Protest at U of MN against legal threat to Indian Child Welfare Act
Minneapolis, MN – On Friday, December 9, over 50 students and community members gathered in front of the student union on the University of Minnesota Twin Cites campus to demand that the Indian Child Welfare Act (ICWA) be protected and upheld in the face of efforts from reactionary, anti-native forces to undo it.
The crowd, composed of both native and non-native students and members of the surrounding community, rallied outside of the student union before marching through campus to the administrative building.
The event was organized by the university’s American Indian Student Cultural Center (AISCC) as well as the UMN chapter of Students for a Democratic Society (SDS).
ICWA was signed into law in 1978 and is a vital piece of legislation upholding tribal sovereignty and indigenous control of the future of their own children. AISCC member Carmen Pitt, a third-year student at the university’s American Indian Studies department, explained the legal background of ICWA, which ensures that matters of adoption and foster care of native children are under the jurisdiction of tribal governments.
Before ICWA was signed into law, the vast majority of native children in the foster system were placed into non-native families, against the wishes of indigenous communities and the children themselves, who were removed from their own culture.
The future of ICWA is currently in the hands of the Supreme Court, which may rule against it. ICWA being overturned would be disastrous for indigenous communities across the United States, which would no longer have control over the futures of their own children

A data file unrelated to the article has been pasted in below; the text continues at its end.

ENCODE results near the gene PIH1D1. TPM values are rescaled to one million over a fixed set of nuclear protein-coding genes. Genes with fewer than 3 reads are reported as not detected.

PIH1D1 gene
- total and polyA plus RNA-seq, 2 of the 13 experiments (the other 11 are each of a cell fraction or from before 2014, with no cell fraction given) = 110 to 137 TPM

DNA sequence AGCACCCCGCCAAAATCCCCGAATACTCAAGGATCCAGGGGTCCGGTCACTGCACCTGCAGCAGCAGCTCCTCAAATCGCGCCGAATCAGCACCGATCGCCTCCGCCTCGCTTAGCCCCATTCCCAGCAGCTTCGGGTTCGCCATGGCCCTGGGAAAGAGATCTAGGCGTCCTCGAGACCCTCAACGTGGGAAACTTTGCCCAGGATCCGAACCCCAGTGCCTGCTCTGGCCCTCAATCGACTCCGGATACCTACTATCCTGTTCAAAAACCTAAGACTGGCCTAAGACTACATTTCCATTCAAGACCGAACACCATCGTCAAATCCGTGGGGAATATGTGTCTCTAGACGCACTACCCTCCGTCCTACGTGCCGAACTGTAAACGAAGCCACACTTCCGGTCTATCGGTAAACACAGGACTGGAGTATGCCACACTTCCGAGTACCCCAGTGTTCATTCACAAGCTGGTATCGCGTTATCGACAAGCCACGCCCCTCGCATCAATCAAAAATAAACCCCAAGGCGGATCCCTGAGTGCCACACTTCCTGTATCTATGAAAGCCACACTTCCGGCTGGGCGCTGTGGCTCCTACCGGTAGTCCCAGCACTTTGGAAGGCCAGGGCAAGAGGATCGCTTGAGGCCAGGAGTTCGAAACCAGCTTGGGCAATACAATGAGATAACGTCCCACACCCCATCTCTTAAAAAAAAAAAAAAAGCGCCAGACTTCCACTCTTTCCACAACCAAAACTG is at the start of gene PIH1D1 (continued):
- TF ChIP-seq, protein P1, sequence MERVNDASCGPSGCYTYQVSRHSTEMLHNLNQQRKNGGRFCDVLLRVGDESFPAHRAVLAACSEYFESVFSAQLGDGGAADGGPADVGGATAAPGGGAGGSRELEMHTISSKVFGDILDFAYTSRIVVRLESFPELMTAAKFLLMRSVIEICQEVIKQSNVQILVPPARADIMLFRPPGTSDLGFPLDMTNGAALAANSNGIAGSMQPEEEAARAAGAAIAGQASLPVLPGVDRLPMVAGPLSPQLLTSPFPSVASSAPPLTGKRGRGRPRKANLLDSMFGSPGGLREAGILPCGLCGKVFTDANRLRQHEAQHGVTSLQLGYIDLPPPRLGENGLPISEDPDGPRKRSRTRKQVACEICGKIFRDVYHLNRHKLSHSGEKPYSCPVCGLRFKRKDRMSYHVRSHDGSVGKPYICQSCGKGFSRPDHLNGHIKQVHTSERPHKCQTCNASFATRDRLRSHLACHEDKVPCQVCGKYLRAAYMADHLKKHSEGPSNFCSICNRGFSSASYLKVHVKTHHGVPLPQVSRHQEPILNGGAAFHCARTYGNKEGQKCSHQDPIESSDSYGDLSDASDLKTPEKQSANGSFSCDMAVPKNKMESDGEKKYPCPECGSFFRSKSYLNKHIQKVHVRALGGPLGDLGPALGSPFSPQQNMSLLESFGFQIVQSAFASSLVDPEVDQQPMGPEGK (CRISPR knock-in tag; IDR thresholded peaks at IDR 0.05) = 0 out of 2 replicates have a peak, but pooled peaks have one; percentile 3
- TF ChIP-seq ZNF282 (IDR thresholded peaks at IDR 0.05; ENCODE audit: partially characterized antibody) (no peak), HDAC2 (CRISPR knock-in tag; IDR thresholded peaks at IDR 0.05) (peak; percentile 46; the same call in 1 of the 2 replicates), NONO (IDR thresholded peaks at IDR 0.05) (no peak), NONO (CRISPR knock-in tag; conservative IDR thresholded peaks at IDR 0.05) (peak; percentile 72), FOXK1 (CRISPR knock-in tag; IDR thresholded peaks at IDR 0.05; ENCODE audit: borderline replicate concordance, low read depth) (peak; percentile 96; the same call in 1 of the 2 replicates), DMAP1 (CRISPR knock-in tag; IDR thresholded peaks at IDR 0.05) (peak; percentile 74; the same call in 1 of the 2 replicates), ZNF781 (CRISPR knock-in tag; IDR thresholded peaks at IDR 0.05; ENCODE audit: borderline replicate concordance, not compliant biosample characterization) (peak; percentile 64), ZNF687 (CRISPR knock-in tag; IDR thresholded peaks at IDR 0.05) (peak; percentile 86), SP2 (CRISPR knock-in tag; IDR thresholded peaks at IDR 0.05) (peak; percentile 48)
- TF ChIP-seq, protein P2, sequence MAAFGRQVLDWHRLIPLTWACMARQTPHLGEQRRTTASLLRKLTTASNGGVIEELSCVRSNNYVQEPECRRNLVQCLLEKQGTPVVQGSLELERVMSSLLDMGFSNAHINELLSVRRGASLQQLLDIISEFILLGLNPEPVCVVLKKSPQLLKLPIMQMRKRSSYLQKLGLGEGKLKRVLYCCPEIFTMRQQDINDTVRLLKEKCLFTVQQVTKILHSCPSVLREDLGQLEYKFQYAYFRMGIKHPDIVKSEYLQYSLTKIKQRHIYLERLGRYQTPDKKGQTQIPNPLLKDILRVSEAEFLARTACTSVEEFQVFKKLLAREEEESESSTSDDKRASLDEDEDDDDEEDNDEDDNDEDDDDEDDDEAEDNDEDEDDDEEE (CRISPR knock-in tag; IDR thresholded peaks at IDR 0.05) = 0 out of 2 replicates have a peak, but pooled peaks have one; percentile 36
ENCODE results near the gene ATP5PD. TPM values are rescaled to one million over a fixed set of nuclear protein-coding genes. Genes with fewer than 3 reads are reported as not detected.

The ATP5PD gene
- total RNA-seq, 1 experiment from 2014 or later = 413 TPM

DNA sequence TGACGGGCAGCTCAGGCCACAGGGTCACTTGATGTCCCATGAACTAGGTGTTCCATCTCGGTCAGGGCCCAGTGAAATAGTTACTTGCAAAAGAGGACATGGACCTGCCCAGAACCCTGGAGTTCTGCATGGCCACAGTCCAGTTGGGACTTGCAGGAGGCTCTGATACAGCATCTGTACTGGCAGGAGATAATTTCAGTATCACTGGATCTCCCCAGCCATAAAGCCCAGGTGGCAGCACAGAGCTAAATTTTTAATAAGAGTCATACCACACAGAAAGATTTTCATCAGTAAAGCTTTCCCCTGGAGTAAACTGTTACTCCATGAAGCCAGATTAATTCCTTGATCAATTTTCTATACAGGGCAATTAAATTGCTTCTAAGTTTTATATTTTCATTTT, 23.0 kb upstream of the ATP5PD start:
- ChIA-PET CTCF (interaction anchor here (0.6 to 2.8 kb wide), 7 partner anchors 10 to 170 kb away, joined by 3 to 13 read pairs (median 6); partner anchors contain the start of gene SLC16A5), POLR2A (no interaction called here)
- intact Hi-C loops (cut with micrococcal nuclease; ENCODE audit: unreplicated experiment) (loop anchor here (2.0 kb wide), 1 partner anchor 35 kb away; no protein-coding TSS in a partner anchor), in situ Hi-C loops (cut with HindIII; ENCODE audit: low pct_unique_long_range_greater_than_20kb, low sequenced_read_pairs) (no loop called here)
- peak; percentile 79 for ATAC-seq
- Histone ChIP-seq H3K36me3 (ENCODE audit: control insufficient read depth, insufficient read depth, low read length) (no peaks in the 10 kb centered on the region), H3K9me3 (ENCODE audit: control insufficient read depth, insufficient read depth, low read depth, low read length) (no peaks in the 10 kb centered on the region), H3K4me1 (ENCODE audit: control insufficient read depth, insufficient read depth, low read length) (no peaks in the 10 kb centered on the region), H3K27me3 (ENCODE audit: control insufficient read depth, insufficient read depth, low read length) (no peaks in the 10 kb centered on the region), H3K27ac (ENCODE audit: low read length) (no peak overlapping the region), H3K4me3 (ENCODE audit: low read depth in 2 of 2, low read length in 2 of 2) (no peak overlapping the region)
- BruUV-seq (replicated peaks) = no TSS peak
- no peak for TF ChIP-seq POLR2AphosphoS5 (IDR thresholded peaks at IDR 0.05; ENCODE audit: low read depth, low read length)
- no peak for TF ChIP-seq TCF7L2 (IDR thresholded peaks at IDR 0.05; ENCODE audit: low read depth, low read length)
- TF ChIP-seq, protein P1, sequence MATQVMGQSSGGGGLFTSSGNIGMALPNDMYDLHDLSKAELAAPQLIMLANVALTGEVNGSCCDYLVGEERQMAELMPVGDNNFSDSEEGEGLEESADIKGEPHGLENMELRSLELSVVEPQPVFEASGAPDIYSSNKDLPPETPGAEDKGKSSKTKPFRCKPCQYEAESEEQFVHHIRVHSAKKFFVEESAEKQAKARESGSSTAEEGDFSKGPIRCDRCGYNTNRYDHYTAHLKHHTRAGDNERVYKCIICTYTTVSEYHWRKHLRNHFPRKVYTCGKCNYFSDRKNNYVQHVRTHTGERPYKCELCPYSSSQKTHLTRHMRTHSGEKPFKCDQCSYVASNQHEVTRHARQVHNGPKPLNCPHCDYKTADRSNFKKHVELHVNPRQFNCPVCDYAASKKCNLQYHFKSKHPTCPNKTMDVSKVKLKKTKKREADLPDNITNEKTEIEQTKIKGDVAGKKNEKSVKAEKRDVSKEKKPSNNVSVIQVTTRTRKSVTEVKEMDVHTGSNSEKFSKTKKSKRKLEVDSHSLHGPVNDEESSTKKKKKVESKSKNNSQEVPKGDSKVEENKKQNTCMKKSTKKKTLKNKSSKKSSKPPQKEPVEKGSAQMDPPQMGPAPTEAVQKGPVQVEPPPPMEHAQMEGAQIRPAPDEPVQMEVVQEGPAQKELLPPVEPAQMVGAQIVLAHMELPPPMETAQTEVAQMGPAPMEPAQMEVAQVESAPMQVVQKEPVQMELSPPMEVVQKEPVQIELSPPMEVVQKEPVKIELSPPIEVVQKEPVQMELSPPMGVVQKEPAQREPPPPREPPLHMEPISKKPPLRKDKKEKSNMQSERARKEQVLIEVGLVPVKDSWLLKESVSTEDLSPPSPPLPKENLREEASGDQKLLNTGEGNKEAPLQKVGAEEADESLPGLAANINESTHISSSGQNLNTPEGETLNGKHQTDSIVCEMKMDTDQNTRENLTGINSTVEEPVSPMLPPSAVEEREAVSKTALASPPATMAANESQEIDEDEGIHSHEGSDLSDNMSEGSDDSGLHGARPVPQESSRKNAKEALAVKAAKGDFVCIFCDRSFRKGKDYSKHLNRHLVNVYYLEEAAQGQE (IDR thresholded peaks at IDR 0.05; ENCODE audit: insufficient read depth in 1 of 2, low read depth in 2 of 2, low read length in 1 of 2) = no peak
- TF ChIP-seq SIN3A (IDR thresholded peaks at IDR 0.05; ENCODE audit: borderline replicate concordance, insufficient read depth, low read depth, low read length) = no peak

Pitt described the effort by reactionaries to eliminate the ICWA as an effort to “to renew colonialism and warfare against native peoples.” She went on to point out that the repeal of ICWA “would further weaken – if not potentially eradicate the legal jurisdictions that tribal nations hold not over citizens, but the land.”
Melanie Yazzie, a faculty member of the University of Minnesota’s American Indian Studies department, stated, “It’s simply another commodification, another theft, of everything. Have you not taken enough from indigenous people?”
The potential repeal of ICWA also has numerous consequences for other areas of the peoples’ struggles. CJ McCormick, a member of the Climate Justice Committee, explained the connections between climate justice and the struggle for indigenous sovereignty, and how the attacks on indigenous sovereignty will exacerbate the climate crisis and bring out ecological disaster.
McCormick further confirmed the solidarity shared by progressive organizations in the struggle for indigenous liberation: “We stand here in solidarity with all of you and we firmly believe that defending native lives means defending every human life as climate change becomes more and more of a growing crisis.”
Other speakers included Delaney Anderson from the Circle of Indigenous Nations, and Perry Fernands, who both denounced the injustice of eliminating the ICWA and the importance of solidarity with indigenous people.
Sorcha Lona, a member of SDS, also confirmed SDS’s stand in solidarity in this struggle, stating, “There is hope for the future, there is revolutionary action that will build a better future.”